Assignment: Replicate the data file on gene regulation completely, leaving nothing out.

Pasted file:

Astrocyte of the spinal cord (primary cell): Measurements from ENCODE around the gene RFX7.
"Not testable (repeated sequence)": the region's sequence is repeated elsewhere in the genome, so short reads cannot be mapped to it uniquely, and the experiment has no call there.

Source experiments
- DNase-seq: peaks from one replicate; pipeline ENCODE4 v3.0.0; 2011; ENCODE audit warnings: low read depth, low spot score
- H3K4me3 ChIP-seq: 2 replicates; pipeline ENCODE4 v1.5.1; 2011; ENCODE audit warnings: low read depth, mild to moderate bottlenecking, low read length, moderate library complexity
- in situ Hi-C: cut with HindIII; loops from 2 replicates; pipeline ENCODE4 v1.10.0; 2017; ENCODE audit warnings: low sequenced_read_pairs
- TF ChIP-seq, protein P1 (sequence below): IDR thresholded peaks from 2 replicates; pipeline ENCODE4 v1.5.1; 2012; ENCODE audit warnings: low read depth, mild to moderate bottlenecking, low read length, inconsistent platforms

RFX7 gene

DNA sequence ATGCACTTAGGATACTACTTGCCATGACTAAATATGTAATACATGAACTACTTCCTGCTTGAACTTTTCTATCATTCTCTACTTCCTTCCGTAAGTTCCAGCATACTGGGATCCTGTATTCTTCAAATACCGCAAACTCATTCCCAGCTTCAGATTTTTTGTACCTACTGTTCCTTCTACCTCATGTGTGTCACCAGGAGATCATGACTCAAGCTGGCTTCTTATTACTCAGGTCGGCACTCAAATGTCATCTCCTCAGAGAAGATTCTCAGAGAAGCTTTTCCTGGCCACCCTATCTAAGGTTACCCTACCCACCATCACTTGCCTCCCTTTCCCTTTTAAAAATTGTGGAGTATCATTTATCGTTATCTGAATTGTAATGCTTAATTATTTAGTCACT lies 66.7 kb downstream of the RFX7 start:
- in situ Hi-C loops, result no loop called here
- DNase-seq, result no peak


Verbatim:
Astrocyte of the spinal cord (primary cell): Measurements from ENCODE around the gene RFX7.
"Not testable (repeated sequence)": the region's sequence is repeated elsewhere in the genome, so short reads cannot be mapped to it uniquely, and the experiment has no call there.

Source experiments
- DNase-seq: peaks from one replicate; pipeline ENCODE4 v3.0.0; 2011; ENCODE audit warnings: low read depth, low spot score
- H3K4me3 ChIP-seq: 2 replicates; pipeline ENCODE4 v1.5.1; 2011; ENCODE audit warnings: low read depth, mild to moderate bottlenecking, low read length, moderate library complexity
- in situ Hi-C: cut with HindIII; loops from 2 replicates; pipeline ENCODE4 v1.10.0; 2017; ENCODE audit warnings: low sequenced_read_pairs
- TF ChIP-seq, protein P1 (sequence below): IDR thresholded peaks from 2 replicates; pipeline ENCODE4 v1.5.1; 2012; ENCODE audit warnings: low read depth, mild to moderate bottlenecking, low read length, inconsistent platforms

RFX7 gene

DNA sequence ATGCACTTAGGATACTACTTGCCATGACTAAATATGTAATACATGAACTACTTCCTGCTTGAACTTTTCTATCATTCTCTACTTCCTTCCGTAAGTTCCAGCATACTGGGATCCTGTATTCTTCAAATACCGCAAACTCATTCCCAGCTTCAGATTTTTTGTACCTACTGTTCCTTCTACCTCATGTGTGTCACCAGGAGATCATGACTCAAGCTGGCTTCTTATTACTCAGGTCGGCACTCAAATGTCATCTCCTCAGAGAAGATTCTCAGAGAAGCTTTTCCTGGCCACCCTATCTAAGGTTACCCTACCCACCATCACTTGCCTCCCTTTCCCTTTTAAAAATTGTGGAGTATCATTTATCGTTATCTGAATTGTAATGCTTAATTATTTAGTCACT lies 66.7 kb downstream of the RFX7 start:
- in situ Hi-C loops, result no loop called here
- DNase-seq, result no peak